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On picking apples:
With so many apple varieties out there, it can be tough to figure out which ones are best for pie making. Generally speaking, stick to apples that are crisp, sweet and tart. For one, you want your apples to remain somewhat firm after baking (ie: not turn to applesauce). You also want them to stay tasty after they’ve been cooked, and with a flavour that can hold up to the cinnamon and nutmeg ingredients.
This becomes easier over time —you’ll naturally learn how to work with your apples by adjusting your cinnamon, nutmeg and sugar. For example, when I made my rustic apple pie, I used wild apples straight from our tree in the country. Slightly more firm and tart than average, I added a touch more sugar and cinnamon than the recipe called for to offset the flavour of the apple. Since you probably won’t be using wild apples, check out this excellent pictogram from Lexi’s Clean Kitchen on cooking with different types of apples.
On pre-cooking apples:
Cooking your apples before placing them in the pie and into the oven is part science, part opinion. Personally, I prefer to cook the them on low in a big pot over the oven before letting them cool and pouring them into the pie crust. Some may say that cooking in a pot doesn’t allow for even cooking (the heat comes from the bottom) but as long as the pot is large enough and the heat soft, there shouldn’t be an issue. To work around this, others suggest boiling the apples to soften them (I haven’t tried this method). You can also choose to cook them directly in the oven without pre-cooking—this works too, depending on the texture of your apples or if you like a firmer apple filling.
On making the dough:
Combine flour, a bit of salt and sugar, butter (or shortening) with ice cold water and voila! Pie dough. While the ingredients are simple, the challenge lies in the way the butter interacts with the flour and water. Interestingly, the chemistry behind pie crust flakiness had to do with the creation of tiny pockets of butter enclosed by flour. The rolling pin flattens them and stretches them out so that once in the oven, the butter melts, making those deliciously crispy layers we oh-so-desire.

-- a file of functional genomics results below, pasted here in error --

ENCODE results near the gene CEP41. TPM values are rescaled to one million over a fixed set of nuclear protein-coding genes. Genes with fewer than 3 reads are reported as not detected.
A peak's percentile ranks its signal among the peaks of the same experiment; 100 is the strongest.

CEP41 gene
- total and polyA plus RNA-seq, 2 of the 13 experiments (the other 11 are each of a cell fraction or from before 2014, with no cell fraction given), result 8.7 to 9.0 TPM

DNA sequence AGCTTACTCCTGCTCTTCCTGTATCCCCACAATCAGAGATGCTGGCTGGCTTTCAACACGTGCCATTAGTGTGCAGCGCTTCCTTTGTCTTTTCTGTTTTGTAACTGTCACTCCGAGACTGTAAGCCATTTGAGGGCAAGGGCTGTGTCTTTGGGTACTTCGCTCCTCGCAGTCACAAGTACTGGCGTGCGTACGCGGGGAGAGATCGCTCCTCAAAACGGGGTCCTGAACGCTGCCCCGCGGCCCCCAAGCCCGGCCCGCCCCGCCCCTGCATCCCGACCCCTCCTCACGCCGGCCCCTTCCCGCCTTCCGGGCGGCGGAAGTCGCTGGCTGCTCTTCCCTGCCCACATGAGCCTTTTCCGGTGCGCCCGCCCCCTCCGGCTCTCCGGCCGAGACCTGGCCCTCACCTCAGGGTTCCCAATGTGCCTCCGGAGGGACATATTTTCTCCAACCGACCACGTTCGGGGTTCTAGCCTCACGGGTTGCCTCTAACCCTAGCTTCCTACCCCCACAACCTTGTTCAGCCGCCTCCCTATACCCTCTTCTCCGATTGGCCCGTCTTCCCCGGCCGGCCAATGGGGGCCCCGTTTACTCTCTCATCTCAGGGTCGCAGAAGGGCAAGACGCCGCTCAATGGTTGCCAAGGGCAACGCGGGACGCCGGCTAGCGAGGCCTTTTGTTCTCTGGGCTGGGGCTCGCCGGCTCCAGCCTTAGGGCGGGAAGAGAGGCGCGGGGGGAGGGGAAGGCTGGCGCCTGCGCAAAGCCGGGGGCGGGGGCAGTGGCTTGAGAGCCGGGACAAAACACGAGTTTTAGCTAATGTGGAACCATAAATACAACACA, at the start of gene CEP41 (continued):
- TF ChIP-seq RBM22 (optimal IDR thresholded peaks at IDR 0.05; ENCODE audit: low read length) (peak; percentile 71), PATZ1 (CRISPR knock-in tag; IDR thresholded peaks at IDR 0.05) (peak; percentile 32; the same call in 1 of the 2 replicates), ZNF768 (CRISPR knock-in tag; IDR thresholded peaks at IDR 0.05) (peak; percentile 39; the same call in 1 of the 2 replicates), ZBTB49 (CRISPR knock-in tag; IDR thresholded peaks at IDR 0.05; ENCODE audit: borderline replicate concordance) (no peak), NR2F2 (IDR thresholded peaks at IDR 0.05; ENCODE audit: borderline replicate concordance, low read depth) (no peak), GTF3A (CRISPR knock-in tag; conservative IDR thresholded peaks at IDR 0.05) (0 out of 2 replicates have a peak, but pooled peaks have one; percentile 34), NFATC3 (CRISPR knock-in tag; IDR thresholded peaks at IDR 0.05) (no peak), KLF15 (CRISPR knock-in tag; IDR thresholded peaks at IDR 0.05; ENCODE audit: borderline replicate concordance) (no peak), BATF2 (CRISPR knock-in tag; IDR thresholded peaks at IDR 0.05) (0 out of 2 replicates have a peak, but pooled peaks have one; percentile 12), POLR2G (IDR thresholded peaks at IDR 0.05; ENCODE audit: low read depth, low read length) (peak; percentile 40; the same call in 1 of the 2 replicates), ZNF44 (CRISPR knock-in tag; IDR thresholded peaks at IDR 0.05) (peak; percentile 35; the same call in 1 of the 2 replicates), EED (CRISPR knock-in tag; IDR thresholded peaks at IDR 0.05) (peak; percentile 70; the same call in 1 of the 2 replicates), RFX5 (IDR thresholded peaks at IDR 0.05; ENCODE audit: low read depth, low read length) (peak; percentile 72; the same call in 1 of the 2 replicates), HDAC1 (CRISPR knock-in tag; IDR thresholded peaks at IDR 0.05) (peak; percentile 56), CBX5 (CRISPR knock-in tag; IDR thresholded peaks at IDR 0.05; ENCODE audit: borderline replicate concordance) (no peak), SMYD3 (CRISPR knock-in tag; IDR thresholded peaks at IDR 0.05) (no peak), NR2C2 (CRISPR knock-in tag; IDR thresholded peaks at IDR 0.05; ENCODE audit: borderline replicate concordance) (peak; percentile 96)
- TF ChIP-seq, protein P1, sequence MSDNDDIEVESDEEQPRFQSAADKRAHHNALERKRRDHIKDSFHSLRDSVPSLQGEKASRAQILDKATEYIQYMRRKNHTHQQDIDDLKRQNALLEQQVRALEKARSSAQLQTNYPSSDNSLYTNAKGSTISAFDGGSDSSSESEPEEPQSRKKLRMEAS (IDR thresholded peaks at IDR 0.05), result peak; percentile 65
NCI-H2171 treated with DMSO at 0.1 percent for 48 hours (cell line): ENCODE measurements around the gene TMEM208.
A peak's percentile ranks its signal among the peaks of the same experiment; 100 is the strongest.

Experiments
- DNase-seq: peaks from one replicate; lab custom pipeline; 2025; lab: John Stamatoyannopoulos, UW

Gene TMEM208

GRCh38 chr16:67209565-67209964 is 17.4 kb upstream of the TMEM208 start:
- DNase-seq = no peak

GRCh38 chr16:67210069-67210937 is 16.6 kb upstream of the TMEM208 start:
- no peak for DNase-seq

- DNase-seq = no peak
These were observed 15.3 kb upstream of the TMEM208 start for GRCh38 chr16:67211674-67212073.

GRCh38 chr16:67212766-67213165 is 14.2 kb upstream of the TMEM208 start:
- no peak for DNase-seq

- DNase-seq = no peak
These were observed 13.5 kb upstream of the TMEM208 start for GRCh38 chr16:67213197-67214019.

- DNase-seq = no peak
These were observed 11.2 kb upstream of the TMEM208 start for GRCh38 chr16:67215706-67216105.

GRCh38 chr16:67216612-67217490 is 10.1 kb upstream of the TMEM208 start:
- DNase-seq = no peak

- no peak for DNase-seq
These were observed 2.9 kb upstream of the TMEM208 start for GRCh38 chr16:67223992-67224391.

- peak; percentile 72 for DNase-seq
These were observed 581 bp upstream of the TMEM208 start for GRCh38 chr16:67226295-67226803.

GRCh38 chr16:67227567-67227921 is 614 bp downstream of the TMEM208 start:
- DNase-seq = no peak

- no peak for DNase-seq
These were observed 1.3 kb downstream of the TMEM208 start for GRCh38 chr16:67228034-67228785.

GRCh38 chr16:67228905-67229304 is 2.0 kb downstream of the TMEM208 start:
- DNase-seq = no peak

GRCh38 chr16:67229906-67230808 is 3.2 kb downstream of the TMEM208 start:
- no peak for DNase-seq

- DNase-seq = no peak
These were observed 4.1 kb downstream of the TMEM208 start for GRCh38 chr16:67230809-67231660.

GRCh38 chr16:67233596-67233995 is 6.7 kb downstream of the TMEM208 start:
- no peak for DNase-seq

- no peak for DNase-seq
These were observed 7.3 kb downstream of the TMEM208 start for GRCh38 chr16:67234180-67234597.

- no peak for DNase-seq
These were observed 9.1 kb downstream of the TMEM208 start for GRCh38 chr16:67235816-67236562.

Don’t mix, or cut, the butter into the flour enough and it’ll be leathery, the result of having to add extra water to absorb the excess flour. Cut it too much and it’ll become dry. Other than practice, here are some tips to get it right:
- For best results, your butter should be straight out of the freezer and left out to softened some so that you can work with it.
- Your water needs to be ice cold, too – and I mean this literally. To do this, take a glass of water and drop in several ice cubes before using it.
- Grate your butter before incorporating the dry ingredients and put it back in the freezer for five to ten minutes, or until you’re ready to work with it.
- Keep it old school and use your hands and a spatula to mix the ingredients. It makes it difficult to over cut your dough this way. My preferred method.
Place your dough back in the fridge for one to two hours before use.
To give your crust a nice golden brown colour, coating it with eggs is the way to go. I prefer to use egg whites sprinkled with white sugar, but there are other options, too!
For a more in-depth look on the science behind homemade pie dough, check out this post by The Food Lab.
On using a rolling pin:
Make sure you have enough space!
For those of you who don’t have a rolling pin (yet!), grab a bottle of wine and cover it in saran wrap to prevent the label from causing any issues. If it’s empty, be sure to block the top with a cork or a napkin. You don’t want to stain your crust with wine. I speak from experience.
For the bottom of your pie, your dough should be about three inches longer than the size of your pan. It should half an inch to an inch longer for the top.
Once you’re ready to roll, be sure to sprinkle your workstation with flour so the dough doesn’t stick. Don’t worry about adding too much flour, it won’t affect your dough.
If it does happen to get stuck, don’t worry and get out a flat metal tool, like a spatula, to gently lift your dough from the edges.
Don’t worry about getting it ready on your first attempt, it might take twenty-plus rolls before it’s ready.
On making a lattice pie crust:
This looks way harder than it actually is. At first, I was intimidated, then I poked around on the internet and came across this really helpful site at Simply Recipes which made it so easy to do with step-by-step instructions and photos.
There’s nothing quite like making your own pie from scratch. It’s a lot of fun and a great way to get together in the kitchen. If you have any questions or comments, please reach out in the comment section below.